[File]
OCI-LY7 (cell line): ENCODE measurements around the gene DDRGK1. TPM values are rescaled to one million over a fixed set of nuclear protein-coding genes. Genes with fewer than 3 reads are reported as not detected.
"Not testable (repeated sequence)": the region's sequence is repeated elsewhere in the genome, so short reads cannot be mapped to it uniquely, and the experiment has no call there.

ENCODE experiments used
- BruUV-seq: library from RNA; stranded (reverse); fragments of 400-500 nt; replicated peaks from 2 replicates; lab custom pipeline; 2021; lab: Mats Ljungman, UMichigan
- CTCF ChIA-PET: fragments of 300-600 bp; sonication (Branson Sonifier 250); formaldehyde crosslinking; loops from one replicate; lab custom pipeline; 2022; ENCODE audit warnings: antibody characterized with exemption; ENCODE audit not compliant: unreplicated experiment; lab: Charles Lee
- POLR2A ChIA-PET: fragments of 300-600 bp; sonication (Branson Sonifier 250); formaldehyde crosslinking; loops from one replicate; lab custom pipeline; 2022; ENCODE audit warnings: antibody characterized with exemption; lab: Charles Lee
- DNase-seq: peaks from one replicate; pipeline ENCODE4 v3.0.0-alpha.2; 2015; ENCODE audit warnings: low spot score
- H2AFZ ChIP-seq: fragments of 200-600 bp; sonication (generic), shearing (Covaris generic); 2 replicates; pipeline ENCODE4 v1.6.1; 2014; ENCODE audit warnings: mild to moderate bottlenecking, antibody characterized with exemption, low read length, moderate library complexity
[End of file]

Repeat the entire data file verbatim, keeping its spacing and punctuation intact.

OCI-LY7 (cell line): ENCODE measurements around the gene DDRGK1. TPM values are rescaled to one million over a fixed set of nuclear protein-coding genes. Genes with fewer than 3 reads are reported as not detected.
"Not testable (repeated sequence)": the region's sequence is repeated elsewhere in the genome, so short reads cannot be mapped to it uniquely, and the experiment has no call there.

ENCODE experiments used
- BruUV-seq: library from RNA; stranded (reverse); fragments of 400-500 nt; replicated peaks from 2 replicates; lab custom pipeline; 2021; lab: Mats Ljungman, UMichigan
- CTCF ChIA-PET: fragments of 300-600 bp; sonication (Branson Sonifier 250); formaldehyde crosslinking; loops from one replicate; lab custom pipeline; 2022; ENCODE audit warnings: antibody characterized with exemption; ENCODE audit not compliant: unreplicated experiment; lab: Charles Lee
- POLR2A ChIA-PET: fragments of 300-600 bp; sonication (Branson Sonifier 250); formaldehyde crosslinking; loops from one replicate; lab custom pipeline; 2022; ENCODE audit warnings: antibody characterized with exemption; lab: Charles Lee
- DNase-seq: peaks from one replicate; pipeline ENCODE4 v3.0.0-alpha.2; 2015; ENCODE audit warnings: low spot score
- H2AFZ ChIP-seq: fragments of 200-600 bp; sonication (generic), shearing (Covaris generic); 2 replicates; pipeline ENCODE4 v1.6.1; 2014; ENCODE audit warnings: mild to moderate bottlenecking, antibody characterized with exemption, low read length, moderate library complexity